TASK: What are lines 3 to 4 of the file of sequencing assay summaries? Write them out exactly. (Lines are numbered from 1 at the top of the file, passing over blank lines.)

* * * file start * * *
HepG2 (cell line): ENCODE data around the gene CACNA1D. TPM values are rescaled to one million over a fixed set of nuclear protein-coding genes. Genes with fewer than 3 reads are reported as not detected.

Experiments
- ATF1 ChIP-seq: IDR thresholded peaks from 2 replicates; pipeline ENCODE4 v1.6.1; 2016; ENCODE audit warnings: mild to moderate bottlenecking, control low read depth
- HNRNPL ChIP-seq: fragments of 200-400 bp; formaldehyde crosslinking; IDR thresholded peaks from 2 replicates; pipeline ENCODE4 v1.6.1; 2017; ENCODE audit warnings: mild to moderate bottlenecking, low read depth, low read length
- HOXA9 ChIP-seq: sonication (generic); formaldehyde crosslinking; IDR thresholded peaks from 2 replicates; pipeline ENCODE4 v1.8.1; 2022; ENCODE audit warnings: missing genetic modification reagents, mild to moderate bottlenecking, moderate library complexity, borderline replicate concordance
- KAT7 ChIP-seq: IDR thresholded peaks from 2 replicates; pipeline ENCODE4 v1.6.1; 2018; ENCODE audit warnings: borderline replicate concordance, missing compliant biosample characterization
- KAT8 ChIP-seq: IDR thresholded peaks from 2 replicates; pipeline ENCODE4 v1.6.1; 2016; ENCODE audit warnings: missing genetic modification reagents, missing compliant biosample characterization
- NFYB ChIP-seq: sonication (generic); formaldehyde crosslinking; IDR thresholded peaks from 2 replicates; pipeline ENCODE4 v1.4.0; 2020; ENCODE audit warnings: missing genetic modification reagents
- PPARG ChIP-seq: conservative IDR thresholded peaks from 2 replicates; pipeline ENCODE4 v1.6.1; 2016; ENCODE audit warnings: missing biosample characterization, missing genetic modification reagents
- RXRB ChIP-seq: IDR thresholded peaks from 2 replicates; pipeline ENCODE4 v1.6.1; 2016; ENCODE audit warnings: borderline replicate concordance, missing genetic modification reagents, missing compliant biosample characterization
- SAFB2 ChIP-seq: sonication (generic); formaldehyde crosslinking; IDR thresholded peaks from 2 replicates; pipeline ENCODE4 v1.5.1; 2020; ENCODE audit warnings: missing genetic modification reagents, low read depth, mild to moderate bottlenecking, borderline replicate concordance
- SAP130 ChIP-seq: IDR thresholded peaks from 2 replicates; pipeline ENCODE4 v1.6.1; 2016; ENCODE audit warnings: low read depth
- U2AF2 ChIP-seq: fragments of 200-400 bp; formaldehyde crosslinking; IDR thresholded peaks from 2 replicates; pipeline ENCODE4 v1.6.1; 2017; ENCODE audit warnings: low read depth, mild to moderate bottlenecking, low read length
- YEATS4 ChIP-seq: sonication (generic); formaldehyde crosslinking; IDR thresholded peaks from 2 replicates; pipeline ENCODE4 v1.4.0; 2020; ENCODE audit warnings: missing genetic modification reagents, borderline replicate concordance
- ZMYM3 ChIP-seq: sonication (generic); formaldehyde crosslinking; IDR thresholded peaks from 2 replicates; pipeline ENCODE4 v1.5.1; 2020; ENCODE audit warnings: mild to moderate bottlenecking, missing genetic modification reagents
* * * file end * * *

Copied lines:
- ATF1 ChIP-seq: IDR thresholded peaks from 2 replicates; pipeline ENCODE4 v1.6.1; 2016; ENCODE audit warnings: mild to moderate bottlenecking, control low read depth
- HNRNPL ChIP-seq: fragments of 200-400 bp; formaldehyde crosslinking; IDR thresholded peaks from 2 replicates; pipeline ENCODE4 v1.6.1; 2017; ENCODE audit warnings: mild to moderate bottlenecking, low read depth, low read length